Green Roofs - Living Architecture Monitor - Spring 2010 - (Page 24)

RESEARCH e LeNs Of EmeRgY eMs tHRoUGH TH nG SYsT OK AT tHReE rOoFI A COmPArATIVe Lo L. CARtEr TIlLeY & TImOtHY BY JOHn R. SCHrAM sKI, DAVID R. EeNInG THe Gr oOf SYsTeM GrEeN R The upcoming CitiesAlive! 8th Annual Green Roof and Wall Conference (Nov. 30 to Dec 3, 2010 in Vancouver, Canada) will explore new research, design and policy development opportunities to improve industry’s ability to mitigate and adapt to the challenges of climate change. This is a summary of a paper entitled Comparative Embodied Energy Analysis to Assess Green Roof Sustainability presented in Atlanta, Georgia at Green Roofs for Healthy Cities’ 7th annual conference in 2009 by John R. Schramski, University of Georgia; David R. Tilley, University of Maryland; and Timothy L. Carter, University of Georgia. The complete paper is available in the Living Architecture Toolbox, GRHC’s new Member-based online platform at INTRODUCTION Although the economic costs of roofing projects are easily calculated, the environmental impact (or cost) of constructing these technologies is not readily apparent. To begin addressing this concern, we conducted a comparative embodied energy analysis (for this study we use emergy analysis) of two “green” engineered roofs (extensive planted and cool/reflective) and a traditional modified bitumen roof. Emergy—correctly spelled with an “m” and short for energy memory—is defined as the available energy of one kind used up both directly and indirectly in the past to make a product or service that exists in the present (Odum 1986, 1988, 1996; Campbell 2008). Emergy evaluations usually use solar joules (identified as emjoules) as the base dimensional unit. The advantage of using emergy is that all 24 LIVING ARCHITECTURE MONITOR SPRING 2010 environmental, social and economic quantities expressed in emergy’s solar emjoules can be compared on the same accounting ledger subsequently serving as a common measure of often disparate system attributes. Although emergy methodology is still under development, its results and corresponding insights are significant and growing (Brown & Herendeen 1996, Campbell et al. 2005) with the first emergy evaluation of a green roof being performed by Reid Coffman (Coffman 2007). We conducted an emergy analysis of three recently installed roofs, two “green” engineered and one traditional as shown in Table 1 (next page). The baseline is a modified bitumen (MB) assembly. The two “green” engineered roofs are a cool reflective thermoplastic polyolefin (TPO) roof and an extensive vegetated green roof.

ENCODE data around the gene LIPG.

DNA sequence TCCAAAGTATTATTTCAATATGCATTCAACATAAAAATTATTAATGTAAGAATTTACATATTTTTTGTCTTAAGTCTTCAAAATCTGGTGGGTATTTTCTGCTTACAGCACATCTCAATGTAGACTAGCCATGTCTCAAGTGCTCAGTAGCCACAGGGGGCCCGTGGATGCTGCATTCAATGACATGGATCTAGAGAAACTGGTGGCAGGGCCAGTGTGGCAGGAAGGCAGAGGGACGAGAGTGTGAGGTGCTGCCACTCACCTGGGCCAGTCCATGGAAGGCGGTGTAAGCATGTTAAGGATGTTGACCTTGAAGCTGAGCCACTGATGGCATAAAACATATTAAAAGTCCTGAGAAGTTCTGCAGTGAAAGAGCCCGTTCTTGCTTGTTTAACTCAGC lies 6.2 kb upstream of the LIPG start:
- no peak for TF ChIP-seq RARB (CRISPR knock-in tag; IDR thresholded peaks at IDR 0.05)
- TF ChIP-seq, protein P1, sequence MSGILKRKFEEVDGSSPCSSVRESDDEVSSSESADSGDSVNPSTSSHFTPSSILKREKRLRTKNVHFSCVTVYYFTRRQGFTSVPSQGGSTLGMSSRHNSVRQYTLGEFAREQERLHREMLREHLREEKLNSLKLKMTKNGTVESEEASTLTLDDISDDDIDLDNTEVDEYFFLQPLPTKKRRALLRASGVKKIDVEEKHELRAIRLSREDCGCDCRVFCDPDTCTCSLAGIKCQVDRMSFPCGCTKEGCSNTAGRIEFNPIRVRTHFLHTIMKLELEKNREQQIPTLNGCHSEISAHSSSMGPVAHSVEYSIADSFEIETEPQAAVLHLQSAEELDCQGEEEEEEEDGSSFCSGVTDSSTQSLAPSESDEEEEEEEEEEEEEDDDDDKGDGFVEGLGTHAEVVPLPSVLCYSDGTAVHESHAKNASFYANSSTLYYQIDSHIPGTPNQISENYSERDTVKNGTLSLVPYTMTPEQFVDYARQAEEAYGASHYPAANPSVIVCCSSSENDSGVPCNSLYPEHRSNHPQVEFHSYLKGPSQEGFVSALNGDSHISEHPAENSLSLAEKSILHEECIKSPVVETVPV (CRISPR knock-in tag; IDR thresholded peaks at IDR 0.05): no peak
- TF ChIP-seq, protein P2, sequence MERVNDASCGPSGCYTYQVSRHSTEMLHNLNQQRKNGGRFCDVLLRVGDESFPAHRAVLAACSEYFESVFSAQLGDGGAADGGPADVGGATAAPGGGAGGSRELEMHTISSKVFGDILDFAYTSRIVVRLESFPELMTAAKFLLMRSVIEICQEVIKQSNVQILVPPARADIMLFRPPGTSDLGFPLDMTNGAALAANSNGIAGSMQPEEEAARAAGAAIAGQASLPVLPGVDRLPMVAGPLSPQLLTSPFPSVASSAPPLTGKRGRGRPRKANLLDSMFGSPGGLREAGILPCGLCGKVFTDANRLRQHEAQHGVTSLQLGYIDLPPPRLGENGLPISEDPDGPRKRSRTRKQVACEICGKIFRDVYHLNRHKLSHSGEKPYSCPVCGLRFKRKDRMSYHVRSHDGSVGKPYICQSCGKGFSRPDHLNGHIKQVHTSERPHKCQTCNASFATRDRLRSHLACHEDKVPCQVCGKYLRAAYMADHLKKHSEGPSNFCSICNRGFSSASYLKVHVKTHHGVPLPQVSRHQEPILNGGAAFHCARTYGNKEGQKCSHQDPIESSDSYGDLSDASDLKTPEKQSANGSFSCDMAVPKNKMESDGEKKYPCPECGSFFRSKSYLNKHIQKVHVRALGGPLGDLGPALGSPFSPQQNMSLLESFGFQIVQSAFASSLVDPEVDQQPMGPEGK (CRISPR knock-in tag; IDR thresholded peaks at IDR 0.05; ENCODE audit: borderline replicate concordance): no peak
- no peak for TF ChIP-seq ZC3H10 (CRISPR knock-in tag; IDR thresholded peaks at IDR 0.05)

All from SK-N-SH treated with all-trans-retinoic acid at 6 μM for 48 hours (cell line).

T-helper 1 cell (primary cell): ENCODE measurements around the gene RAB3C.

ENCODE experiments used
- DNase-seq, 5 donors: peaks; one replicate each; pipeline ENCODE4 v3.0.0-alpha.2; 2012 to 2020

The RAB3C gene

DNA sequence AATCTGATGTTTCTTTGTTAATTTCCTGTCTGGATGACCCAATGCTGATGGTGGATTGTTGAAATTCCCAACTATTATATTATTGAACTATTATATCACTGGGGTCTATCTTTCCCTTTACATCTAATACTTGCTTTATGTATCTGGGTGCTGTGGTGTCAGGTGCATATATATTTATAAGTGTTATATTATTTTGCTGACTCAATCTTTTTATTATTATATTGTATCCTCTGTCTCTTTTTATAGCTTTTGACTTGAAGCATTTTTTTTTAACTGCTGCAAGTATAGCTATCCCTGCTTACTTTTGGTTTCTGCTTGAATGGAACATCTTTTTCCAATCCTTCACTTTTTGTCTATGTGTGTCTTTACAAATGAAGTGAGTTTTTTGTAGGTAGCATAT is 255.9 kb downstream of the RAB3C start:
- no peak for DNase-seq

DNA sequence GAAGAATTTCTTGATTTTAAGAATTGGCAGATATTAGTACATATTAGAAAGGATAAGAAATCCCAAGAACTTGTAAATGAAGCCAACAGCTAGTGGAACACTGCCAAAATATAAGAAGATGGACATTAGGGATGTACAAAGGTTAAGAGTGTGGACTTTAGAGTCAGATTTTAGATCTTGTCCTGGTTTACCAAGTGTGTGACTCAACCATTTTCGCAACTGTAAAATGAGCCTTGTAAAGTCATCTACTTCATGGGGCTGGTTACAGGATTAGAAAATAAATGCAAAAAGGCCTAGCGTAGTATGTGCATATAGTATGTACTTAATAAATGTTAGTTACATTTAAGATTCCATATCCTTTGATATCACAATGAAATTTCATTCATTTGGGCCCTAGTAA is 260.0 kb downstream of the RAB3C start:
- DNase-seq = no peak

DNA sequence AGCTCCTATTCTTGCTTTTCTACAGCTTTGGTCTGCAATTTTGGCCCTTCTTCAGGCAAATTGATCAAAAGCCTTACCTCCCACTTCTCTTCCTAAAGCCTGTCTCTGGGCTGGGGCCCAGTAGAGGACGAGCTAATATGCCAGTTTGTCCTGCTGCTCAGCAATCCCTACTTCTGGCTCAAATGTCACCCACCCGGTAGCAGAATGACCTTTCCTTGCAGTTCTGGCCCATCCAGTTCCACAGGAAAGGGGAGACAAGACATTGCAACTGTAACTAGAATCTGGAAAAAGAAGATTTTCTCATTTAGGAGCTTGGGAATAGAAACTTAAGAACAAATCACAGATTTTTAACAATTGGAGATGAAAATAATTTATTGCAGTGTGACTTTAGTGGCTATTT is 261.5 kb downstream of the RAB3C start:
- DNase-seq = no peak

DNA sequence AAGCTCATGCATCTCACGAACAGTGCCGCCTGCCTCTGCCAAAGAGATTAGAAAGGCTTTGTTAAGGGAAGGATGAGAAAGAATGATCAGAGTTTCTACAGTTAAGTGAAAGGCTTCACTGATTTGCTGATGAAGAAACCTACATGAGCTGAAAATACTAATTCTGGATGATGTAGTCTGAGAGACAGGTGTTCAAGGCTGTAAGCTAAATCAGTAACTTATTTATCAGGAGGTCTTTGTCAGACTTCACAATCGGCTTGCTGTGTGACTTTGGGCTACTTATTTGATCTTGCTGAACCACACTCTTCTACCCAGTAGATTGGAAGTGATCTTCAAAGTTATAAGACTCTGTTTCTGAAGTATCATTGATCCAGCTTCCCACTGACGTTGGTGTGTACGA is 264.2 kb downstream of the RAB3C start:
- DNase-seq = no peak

Table of Contents for the Digital Edition of Green Roofs - Living Architecture Monitor - Spring 2010

Green Roofs - Living Architecture Monitor - Spring 2010
From the Founder
Roofing Industry Research Summit
New LAM Editorial Advisory Board Kicks Off
On the Roof With Steve Windhager
Green Philly
Taking the Pulse
Greening the Green Roof System
More Bees, Please!
Dampening Green Roof Fire Risk
New Online Tools for Green Roof and Wall Professionals
New Corporate Members
GHRC Professional Development Calendar
Building Green Together

Green Roofs - Living Architecture Monitor - Spring 2010